NEO News (02/22/01) Permian impact?

Dear Friends & Students of NEOs:

This edition of NEO News discusses new evidence from a team led by
geoscientist Luann Becker of the University of Washington indicating
that an impact was probably associated with the Permian-Triassic (PT)
mass extinction. This is the largest known mass extinction, in which
more than 90% of the families of macroscopic life went extinct. (As
an example, all the trilobites went extinct at this boundary.) Ever
since an impact cause for the KT mass extinction was identified more
than 20 years ago, scientists have speculated whether the PT mass
extinction might have a similar cause. The new evidence, based on
the discovery of the large carbon molecules called fullerenes in the
Permian-Triassic boundary layer, was presented today at a news
briefing at NASA Headquarters. The press release from these authors
notes that “recent studies suggest that the PT extinction occurred
very abruptly, consistent with a catastrophic, possibly
extraterrestrial, cause.” Their results are published in the
February 23 issue of Science.

Fullerenes have been used as an impact marker because of their high
geochemical stability and their association with other impact
structures. The extraterrestrial origin of these fullerenes is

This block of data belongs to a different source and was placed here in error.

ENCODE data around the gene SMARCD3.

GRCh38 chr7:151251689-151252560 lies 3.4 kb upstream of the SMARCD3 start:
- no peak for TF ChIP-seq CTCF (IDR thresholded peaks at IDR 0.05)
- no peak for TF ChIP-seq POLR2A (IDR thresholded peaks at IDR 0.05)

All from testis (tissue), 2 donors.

determined by detailed isotopic analysis of the carbon as well as
trapped atoms such as helium; presumably these fullerenes actually
predate the formation of the solar system and were incorporated into
the impacting body (comet or asteroid) when it formed. Similar
fullerines have been found in the Allende and Murcheson carbonaceous

The Permian-Triasic mass extinction has been suggested previously to
be associated with the massive lava outpouring of the “Siberian
traps”. Becker and her colleagues suggested that perhaps an impact
provided a trigger for this volcanism, although this is purely
speculative. Previously an iridium anomaly had also been discovered
at the PT boundary, but it is about a factor of 10 smaller than the
iridium anomaly at the KT boundary. At the NASA news conference,
Chris Chyba (of the SETI Institute) suggested that the PT impactor
might have been cometary, as opposed to an asteroidal impactor at the

David Morrison

David Morrison, NASA Ames Research Center

Tel 650 604 5094; Fax 650 604 1165 or